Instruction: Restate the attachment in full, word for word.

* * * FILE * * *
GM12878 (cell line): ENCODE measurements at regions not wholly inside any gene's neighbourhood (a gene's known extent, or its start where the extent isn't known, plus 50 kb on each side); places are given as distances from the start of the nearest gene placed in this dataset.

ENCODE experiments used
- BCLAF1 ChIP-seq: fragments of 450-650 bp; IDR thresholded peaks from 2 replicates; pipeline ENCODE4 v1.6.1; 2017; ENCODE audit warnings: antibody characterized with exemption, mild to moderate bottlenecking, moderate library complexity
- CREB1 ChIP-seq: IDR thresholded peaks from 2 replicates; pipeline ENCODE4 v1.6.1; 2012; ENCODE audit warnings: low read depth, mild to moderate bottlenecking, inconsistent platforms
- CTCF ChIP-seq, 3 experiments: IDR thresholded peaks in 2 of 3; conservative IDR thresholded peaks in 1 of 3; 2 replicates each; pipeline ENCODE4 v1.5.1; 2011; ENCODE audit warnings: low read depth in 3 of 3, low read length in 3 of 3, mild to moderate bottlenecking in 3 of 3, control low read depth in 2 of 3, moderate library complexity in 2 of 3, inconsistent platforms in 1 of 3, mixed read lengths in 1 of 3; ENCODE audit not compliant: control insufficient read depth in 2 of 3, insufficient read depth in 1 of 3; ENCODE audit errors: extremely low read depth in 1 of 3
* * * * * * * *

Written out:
GM12878 (cell line): ENCODE measurements at regions not wholly inside any gene's neighbourhood (a gene's known extent, or its start where the extent isn't known, plus 50 kb on each side); places are given as distances from the start of the nearest gene placed in this dataset.

ENCODE experiments used
- BCLAF1 ChIP-seq: fragments of 450-650 bp; IDR thresholded peaks from 2 replicates; pipeline ENCODE4 v1.6.1; 2017; ENCODE audit warnings: antibody characterized with exemption, mild to moderate bottlenecking, moderate library complexity
- CREB1 ChIP-seq: IDR thresholded peaks from 2 replicates; pipeline ENCODE4 v1.6.1; 2012; ENCODE audit warnings: low read depth, mild to moderate bottlenecking, inconsistent platforms
- CTCF ChIP-seq, 3 experiments: IDR thresholded peaks in 2 of 3; conservative IDR thresholded peaks in 1 of 3; 2 replicates each; pipeline ENCODE4 v1.5.1; 2011; ENCODE audit warnings: low read depth in 3 of 3, low read length in 3 of 3, mild to moderate bottlenecking in 3 of 3, control low read depth in 2 of 3, moderate library complexity in 2 of 3, inconsistent platforms in 1 of 3, mixed read lengths in 1 of 3; ENCODE audit not compliant: control insufficient read depth in 2 of 3, insufficient read depth in 1 of 3; ENCODE audit errors: extremely low read depth in 1 of 3